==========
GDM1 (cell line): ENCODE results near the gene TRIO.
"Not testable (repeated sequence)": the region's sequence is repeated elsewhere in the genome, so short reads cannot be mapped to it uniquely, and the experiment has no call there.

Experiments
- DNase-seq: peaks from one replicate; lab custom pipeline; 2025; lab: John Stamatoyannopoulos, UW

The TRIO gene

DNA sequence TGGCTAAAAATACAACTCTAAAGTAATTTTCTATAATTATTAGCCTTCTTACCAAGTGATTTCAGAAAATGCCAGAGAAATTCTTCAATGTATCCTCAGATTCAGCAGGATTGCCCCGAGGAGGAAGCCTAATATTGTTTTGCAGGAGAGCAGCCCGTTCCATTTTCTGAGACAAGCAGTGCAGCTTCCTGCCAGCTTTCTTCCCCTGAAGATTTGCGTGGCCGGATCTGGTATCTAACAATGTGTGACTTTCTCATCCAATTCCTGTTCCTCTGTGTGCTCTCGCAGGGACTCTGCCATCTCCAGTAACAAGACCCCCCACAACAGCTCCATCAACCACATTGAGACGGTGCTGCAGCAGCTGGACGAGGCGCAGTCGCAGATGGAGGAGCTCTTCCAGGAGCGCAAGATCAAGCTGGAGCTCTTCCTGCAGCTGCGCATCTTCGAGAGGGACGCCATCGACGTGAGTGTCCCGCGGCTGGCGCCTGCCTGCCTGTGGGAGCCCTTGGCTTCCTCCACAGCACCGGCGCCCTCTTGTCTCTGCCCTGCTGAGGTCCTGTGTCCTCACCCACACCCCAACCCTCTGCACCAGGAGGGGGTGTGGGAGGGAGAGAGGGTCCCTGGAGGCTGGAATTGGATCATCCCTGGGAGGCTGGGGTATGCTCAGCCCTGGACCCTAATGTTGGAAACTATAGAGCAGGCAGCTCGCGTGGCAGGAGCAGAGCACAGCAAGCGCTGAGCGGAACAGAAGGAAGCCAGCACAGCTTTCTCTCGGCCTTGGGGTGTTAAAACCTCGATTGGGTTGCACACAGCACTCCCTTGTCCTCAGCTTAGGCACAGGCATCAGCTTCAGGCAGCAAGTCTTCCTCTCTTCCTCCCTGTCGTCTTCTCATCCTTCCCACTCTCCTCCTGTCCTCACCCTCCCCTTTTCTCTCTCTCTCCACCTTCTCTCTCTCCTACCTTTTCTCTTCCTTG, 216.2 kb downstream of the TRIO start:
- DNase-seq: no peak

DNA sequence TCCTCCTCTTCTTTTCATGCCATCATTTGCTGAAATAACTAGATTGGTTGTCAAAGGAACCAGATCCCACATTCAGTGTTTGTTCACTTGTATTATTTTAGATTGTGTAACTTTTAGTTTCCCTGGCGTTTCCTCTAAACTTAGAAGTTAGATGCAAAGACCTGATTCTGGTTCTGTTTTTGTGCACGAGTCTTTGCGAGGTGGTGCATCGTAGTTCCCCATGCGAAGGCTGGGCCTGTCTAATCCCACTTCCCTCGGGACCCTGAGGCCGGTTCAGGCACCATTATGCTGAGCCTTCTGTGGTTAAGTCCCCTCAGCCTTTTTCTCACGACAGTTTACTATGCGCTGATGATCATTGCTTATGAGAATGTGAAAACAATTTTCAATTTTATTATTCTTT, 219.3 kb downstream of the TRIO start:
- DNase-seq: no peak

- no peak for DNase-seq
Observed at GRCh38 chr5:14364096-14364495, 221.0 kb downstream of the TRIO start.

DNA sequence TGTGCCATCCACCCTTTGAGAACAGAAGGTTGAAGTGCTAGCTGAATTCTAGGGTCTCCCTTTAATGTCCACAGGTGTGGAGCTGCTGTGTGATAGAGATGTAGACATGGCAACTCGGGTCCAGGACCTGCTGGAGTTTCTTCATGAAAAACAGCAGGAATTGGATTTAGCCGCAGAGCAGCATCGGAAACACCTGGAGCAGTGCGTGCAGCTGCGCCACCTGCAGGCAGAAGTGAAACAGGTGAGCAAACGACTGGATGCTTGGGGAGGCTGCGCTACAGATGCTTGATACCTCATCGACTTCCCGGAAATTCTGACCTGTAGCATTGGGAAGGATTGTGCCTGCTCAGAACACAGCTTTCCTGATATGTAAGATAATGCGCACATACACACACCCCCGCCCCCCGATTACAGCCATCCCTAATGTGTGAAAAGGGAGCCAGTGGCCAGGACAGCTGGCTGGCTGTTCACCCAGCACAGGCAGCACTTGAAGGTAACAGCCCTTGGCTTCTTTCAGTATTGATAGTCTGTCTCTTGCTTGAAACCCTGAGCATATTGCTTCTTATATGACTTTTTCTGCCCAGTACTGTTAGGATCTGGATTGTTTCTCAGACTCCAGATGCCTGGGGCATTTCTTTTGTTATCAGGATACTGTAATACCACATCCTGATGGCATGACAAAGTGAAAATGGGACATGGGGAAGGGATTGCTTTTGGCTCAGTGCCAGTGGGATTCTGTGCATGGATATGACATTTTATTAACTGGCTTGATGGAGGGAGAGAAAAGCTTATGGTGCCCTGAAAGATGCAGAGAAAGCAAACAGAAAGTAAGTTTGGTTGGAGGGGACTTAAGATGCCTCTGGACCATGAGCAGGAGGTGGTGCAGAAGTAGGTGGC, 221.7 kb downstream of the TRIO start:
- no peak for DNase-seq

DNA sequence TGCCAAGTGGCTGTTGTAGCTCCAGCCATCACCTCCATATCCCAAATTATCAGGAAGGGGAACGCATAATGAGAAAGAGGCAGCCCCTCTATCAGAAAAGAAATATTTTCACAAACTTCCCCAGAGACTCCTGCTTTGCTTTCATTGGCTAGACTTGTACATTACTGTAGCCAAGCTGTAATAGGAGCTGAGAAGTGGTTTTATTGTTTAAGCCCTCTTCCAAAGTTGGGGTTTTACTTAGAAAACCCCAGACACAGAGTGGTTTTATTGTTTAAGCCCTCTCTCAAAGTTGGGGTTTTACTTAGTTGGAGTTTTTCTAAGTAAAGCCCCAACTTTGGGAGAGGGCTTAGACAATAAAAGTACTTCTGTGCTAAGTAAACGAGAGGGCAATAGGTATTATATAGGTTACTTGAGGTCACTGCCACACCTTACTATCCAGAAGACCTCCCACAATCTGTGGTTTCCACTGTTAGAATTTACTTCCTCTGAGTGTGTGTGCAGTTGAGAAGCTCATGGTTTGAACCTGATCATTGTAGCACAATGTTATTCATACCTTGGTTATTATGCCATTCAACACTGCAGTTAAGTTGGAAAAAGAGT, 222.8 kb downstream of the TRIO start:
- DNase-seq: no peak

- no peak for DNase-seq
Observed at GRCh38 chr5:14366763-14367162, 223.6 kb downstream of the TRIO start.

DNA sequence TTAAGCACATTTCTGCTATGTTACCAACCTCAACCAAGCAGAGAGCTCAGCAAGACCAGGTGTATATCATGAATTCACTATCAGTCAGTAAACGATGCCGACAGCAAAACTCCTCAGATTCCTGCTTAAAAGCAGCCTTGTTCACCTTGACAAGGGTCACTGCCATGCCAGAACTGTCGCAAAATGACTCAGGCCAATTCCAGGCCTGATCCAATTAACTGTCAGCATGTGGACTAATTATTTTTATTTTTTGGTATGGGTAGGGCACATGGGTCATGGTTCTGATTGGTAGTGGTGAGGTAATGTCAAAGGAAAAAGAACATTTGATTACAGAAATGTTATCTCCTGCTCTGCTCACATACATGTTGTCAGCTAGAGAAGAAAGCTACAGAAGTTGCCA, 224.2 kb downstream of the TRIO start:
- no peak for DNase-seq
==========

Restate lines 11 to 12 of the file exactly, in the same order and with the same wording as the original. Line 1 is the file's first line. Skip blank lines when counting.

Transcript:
Observed at GRCh38 chr5:14364096-14364495, 221.0 kb downstream of the TRIO start.

DNA sequence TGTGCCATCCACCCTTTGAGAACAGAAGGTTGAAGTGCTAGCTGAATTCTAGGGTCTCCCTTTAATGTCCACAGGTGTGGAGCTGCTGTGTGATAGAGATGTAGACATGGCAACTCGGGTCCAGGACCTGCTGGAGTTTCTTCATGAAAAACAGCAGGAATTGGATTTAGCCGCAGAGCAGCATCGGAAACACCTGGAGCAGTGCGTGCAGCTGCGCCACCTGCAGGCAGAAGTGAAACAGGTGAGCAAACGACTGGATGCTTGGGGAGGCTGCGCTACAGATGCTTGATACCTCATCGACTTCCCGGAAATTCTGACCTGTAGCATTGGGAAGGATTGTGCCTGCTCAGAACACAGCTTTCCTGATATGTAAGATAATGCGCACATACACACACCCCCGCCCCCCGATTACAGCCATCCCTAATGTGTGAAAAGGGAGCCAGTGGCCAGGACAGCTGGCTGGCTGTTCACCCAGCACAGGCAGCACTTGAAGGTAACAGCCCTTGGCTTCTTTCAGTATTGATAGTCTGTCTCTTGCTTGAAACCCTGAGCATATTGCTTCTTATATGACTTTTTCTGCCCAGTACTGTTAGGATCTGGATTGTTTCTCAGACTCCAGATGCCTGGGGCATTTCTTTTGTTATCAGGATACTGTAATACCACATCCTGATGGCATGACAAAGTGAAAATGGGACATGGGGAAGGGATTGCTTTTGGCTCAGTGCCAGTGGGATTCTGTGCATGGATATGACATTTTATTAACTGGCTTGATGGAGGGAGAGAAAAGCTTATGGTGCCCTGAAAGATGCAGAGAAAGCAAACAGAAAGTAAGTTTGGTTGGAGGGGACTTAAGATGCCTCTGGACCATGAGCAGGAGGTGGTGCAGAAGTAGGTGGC, 221.7 kb downstream of the TRIO start: